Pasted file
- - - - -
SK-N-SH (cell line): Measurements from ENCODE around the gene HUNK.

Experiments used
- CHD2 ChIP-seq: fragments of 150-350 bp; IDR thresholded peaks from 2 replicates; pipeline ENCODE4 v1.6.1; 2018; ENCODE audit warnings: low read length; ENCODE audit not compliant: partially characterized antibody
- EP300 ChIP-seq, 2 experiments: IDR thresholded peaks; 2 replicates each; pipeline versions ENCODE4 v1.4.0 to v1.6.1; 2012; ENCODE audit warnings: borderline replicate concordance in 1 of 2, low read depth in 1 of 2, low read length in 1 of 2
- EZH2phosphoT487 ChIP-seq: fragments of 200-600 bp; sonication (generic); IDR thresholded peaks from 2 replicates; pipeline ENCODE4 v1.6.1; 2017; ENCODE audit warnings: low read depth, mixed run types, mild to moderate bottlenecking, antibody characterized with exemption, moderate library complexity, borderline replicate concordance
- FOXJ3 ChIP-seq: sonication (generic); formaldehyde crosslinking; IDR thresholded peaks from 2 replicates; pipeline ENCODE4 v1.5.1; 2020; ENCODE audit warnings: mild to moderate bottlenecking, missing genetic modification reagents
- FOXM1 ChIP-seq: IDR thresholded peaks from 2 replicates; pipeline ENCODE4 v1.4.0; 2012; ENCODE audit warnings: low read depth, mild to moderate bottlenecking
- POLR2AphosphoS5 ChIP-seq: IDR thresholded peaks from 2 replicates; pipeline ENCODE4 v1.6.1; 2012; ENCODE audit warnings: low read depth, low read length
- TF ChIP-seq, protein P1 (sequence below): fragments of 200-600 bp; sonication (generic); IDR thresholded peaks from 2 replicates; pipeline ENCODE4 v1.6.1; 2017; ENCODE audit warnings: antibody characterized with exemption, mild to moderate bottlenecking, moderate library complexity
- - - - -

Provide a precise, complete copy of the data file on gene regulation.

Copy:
SK-N-SH (cell line): Measurements from ENCODE around the gene HUNK.

Experiments used
- CHD2 ChIP-seq: fragments of 150-350 bp; IDR thresholded peaks from 2 replicates; pipeline ENCODE4 v1.6.1; 2018; ENCODE audit warnings: low read length; ENCODE audit not compliant: partially characterized antibody
- EP300 ChIP-seq, 2 experiments: IDR thresholded peaks; 2 replicates each; pipeline versions ENCODE4 v1.4.0 to v1.6.1; 2012; ENCODE audit warnings: borderline replicate concordance in 1 of 2, low read depth in 1 of 2, low read length in 1 of 2
- EZH2phosphoT487 ChIP-seq: fragments of 200-600 bp; sonication (generic); IDR thresholded peaks from 2 replicates; pipeline ENCODE4 v1.6.1; 2017; ENCODE audit warnings: low read depth, mixed run types, mild to moderate bottlenecking, antibody characterized with exemption, moderate library complexity, borderline replicate concordance
- FOXJ3 ChIP-seq: sonication (generic); formaldehyde crosslinking; IDR thresholded peaks from 2 replicates; pipeline ENCODE4 v1.5.1; 2020; ENCODE audit warnings: mild to moderate bottlenecking, missing genetic modification reagents
- FOXM1 ChIP-seq: IDR thresholded peaks from 2 replicates; pipeline ENCODE4 v1.4.0; 2012; ENCODE audit warnings: low read depth, mild to moderate bottlenecking
- POLR2AphosphoS5 ChIP-seq: IDR thresholded peaks from 2 replicates; pipeline ENCODE4 v1.6.1; 2012; ENCODE audit warnings: low read depth, low read length
- TF ChIP-seq, protein P1 (sequence below): fragments of 200-600 bp; sonication (generic); IDR thresholded peaks from 2 replicates; pipeline ENCODE4 v1.6.1; 2017; ENCODE audit warnings: antibody characterized with exemption, mild to moderate bottlenecking, moderate library complexity